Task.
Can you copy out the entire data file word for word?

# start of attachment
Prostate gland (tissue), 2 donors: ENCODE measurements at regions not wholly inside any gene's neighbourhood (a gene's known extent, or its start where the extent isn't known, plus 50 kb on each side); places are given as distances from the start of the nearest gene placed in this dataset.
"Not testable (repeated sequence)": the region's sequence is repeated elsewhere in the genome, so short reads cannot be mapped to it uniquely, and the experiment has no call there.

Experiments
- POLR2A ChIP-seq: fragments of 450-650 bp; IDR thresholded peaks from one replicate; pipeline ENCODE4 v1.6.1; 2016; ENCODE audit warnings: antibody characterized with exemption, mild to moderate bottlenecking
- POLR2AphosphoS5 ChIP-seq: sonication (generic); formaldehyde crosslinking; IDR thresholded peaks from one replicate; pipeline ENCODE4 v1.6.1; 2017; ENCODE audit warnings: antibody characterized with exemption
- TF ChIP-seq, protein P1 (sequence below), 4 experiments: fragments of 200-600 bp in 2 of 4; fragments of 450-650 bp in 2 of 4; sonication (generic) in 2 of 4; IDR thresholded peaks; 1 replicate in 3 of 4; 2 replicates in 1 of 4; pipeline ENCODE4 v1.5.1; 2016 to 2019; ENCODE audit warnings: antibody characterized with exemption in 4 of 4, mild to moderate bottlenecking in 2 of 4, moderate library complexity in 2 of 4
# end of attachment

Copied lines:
Prostate gland (tissue), 2 donors: ENCODE measurements at regions not wholly inside any gene's neighbourhood (a gene's known extent, or its start where the extent isn't known, plus 50 kb on each side); places are given as distances from the start of the nearest gene placed in this dataset.
"Not testable (repeated sequence)": the region's sequence is repeated elsewhere in the genome, so short reads cannot be mapped to it uniquely, and the experiment has no call there.

Experiments
- POLR2A ChIP-seq: fragments of 450-650 bp; IDR thresholded peaks from one replicate; pipeline ENCODE4 v1.6.1; 2016; ENCODE audit warnings: antibody characterized with exemption, mild to moderate bottlenecking
- POLR2AphosphoS5 ChIP-seq: sonication (generic); formaldehyde crosslinking; IDR thresholded peaks from one replicate; pipeline ENCODE4 v1.6.1; 2017; ENCODE audit warnings: antibody characterized with exemption
- TF ChIP-seq, protein P1 (sequence below), 4 experiments: fragments of 200-600 bp in 2 of 4; fragments of 450-650 bp in 2 of 4; sonication (generic) in 2 of 4; IDR thresholded peaks; 1 replicate in 3 of 4; 2 replicates in 1 of 4; pipeline ENCODE4 v1.5.1; 2016 to 2019; ENCODE audit warnings: antibody characterized with exemption in 4 of 4, mild to moderate bottlenecking in 2 of 4, moderate library complexity in 2 of 4